Babies R Me? No. Journalism is me.

The crocodile existed back when the dinosaurs did, but eventually learned to adapt and become much smaller than it had been at one point. The crocodiles stepped aside to let the mammals take over, who were growing larger in size. This was part of the analogy associate director Mark Jurkowitz gave us at the Pew Research Center, where the crocodile stands for print journalism and the mammal stands for the digital age.

This was probably the most interesting thing I have learned this entire time because I had never thought about it that way. The crocodile still exists, but it’s not nearly as prominent as it once was. The mammals took over and became dominant. Print journalism still exists, but it probably won’t be as dominant as it once was because digital journalism will take over.

Prior to this trip (and any Whitworth class, really), I was dead set on being a traditional newspaper journalist. I had always wanted to be in the hustle-and-bustle of the newsroom, taking a million photos a day to meet deadline, and seeing tangible evidence that I had been published.

I’ve been holding on to the idea that I would work in print journalism for so long (and denying its decline), that I haven’t looked at this shift practically, and I don’t think other people have, either.

One day while I was at Babies R Us, one of my coworkers asked me what I was studying in college. When I said journalism, I knew I was setting myself up for a semi-embarrassing moment, because she began to lecture me on how journalism is dead and that I would never get a job. She said things like “all of the newspapers are now nonexistent” and that my choice to enter journalism “wasn’t practical.” I just nodded in agreement because I didn’t really know how to defend my decision to go into journalism — it is true, newspapers haven’t really been at the peak of their performance lately.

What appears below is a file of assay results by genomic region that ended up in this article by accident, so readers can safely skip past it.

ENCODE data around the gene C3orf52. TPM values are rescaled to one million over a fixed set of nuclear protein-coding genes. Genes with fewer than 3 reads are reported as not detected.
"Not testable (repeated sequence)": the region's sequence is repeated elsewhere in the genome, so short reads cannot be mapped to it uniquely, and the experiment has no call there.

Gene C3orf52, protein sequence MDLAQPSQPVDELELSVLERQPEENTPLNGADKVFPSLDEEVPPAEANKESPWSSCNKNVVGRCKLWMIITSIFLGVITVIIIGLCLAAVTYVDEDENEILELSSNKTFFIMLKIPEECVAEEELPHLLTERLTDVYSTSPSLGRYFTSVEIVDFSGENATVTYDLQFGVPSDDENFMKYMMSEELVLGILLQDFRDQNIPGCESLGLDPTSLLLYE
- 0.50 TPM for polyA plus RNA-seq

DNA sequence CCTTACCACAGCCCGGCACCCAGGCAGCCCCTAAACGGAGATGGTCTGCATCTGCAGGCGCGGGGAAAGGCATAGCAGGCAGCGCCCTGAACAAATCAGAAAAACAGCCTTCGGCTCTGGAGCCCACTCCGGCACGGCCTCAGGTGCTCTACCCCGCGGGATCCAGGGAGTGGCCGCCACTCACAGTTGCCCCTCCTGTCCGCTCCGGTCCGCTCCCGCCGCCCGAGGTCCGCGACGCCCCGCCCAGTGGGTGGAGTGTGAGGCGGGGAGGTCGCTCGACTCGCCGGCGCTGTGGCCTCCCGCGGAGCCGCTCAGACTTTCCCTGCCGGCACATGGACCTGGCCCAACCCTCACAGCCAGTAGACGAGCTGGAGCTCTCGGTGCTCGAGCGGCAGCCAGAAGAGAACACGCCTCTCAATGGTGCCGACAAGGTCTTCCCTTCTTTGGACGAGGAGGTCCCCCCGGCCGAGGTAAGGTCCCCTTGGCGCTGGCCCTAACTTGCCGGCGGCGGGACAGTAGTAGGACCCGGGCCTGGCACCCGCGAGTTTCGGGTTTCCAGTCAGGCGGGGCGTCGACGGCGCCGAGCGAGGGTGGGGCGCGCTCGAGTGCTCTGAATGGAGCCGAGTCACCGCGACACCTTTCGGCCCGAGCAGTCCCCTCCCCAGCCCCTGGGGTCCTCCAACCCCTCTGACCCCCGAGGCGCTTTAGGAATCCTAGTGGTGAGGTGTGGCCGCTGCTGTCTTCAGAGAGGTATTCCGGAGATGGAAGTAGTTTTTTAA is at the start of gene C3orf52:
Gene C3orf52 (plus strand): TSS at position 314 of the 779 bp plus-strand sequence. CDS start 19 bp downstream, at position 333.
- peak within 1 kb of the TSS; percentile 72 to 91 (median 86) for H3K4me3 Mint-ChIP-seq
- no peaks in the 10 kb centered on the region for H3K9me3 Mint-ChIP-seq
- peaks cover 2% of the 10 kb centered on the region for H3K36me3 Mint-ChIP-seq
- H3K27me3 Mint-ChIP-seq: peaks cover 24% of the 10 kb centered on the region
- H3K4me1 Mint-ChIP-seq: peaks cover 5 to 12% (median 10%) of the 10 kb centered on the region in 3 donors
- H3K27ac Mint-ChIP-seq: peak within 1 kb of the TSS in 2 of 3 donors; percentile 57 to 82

What I didn’t realize, though, is that journalism isn’t dead. Thanks to Jurkowitz, I realize that it’s just a shift, and nobody really knows where it’s going.

Becoming a journalism major wasn’t really the most comforting thing — my parents are afraid I won’t get a job, people harass me for the media that are out of control, and my coworkers at Babies R Us think I’m going to work there forever.

But I’m going to be OK. We’re all going to be OK. We just have to go with the flow, realizing the changes that are happening around us, and that we have to respond to those changes in order to make it. Even though print journalism won’t be as big as it was, we still have the digital age in our favor.

We are able to be published anytime we want because of the Internet. We are able to write whatever we want with the infinite amount of space on the web. We are able to make a name for ourselves prior to having a job (sort of).

So, the three greatest lessons that I’ve learned about journalism and journalists?

We have to be adaptable. We have to love what we do. We have to trust that this industry will make it.

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  1. #1 by knaten on January 26, 2013 - 6:08 pm

    Very good post Chrissy! It was really interesting to read this in comparison to your first post that was full of uncertainties about your major choice and the path your life could possibly be taking you. I really enjoyed Mr. Jurkowitz’s analogy about the crocodile as well, and I think it was a great way to give us young journalism majors hope in our decision to go into journalism. It was a great way to assure us that even though traditional journalism may look different, it isn’t dead, and it is always evolving into something new and exciting, giving us endless possibilities for career paths. I’m glad to hear you sounding a little more sure of yourself than you did at the beginning of the trip!

  2. #2 by chacheenka on January 27, 2013 - 12:51 am

    Loved this. We have to keep that attitude that journalism is not dying. Keeping a persistent attitude is the only way to keep it from dying. There has to be people willing to fight for journalism and to keep the industry alive. It is only when we have doubt when things will slip down that slope that people think is so evident of journalism dying.

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